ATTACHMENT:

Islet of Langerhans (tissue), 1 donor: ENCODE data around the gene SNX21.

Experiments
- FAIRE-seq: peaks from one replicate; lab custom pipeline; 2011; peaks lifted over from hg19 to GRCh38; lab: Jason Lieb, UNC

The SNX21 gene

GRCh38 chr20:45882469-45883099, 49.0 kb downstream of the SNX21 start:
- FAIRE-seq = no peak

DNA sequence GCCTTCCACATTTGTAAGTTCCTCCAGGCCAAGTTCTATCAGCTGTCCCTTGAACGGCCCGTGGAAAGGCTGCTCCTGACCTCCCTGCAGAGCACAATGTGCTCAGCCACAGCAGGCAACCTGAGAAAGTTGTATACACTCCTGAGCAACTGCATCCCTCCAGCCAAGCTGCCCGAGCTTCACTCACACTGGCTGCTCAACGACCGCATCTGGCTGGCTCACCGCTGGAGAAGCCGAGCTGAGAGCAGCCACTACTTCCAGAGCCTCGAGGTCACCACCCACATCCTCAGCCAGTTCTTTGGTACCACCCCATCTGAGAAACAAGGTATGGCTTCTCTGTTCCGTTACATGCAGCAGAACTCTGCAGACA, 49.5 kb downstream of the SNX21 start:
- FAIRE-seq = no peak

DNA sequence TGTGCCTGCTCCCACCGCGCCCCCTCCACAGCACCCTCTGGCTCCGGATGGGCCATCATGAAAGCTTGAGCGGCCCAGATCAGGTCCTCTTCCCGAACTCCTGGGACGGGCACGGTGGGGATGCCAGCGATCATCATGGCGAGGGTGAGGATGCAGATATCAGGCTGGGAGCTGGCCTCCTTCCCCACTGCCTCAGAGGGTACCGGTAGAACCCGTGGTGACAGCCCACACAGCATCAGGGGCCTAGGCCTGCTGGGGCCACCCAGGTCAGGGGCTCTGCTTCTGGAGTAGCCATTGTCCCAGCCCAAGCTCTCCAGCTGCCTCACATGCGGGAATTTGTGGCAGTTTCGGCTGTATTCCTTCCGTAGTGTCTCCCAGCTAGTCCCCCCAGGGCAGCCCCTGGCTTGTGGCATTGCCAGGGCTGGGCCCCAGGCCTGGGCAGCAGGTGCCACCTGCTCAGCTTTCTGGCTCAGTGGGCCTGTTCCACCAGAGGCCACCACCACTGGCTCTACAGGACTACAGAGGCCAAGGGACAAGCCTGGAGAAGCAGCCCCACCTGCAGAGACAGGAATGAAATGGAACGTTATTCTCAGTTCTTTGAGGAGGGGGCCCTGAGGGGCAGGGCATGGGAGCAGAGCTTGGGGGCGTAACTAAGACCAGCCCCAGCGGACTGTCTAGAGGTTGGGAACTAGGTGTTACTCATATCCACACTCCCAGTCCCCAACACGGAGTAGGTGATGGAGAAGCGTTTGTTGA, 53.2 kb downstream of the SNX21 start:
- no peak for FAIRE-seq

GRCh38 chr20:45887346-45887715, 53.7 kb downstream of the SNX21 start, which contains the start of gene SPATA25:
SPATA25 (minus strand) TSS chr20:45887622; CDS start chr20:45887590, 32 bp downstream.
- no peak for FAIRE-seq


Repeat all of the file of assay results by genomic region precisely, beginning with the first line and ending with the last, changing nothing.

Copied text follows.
Islet of Langerhans (tissue), 1 donor: ENCODE data around the gene SNX21.

Experiments
- FAIRE-seq: peaks from one replicate; lab custom pipeline; 2011; peaks lifted over from hg19 to GRCh38; lab: Jason Lieb, UNC

The SNX21 gene

GRCh38 chr20:45882469-45883099, 49.0 kb downstream of the SNX21 start:
- FAIRE-seq = no peak

DNA sequence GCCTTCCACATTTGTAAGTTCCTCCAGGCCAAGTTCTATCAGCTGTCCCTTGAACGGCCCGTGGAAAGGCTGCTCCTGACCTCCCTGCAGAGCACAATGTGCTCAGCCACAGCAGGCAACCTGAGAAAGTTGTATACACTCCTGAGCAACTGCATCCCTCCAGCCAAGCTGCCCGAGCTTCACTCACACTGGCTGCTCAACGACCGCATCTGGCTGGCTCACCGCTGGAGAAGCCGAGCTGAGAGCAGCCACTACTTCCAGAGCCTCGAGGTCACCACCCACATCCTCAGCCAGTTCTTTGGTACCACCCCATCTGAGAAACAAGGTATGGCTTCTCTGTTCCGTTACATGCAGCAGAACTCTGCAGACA, 49.5 kb downstream of the SNX21 start:
- FAIRE-seq = no peak

DNA sequence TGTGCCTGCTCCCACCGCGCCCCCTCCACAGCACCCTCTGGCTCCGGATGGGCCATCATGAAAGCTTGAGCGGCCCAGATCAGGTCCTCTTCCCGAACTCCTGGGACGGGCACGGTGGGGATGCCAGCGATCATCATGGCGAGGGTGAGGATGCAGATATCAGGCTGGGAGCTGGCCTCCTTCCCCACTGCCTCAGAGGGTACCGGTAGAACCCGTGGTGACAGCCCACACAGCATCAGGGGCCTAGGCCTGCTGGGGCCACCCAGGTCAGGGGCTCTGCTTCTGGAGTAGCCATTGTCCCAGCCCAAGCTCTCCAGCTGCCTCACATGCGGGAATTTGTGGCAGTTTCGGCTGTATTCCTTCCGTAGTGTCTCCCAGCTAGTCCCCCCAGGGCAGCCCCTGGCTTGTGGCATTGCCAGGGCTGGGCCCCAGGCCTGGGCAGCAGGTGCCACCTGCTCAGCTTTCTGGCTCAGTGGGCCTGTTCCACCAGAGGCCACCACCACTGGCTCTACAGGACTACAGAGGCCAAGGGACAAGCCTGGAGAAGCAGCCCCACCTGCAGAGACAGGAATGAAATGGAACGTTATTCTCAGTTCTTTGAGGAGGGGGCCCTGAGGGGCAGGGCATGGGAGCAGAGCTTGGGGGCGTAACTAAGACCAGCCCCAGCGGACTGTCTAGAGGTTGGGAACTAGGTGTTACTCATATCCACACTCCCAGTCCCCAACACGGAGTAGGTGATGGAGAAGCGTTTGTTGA, 53.2 kb downstream of the SNX21 start:
- no peak for FAIRE-seq

GRCh38 chr20:45887346-45887715, 53.7 kb downstream of the SNX21 start, which contains the start of gene SPATA25:
SPATA25 (minus strand) TSS chr20:45887622; CDS start chr20:45887590, 32 bp downstream.
- no peak for FAIRE-seq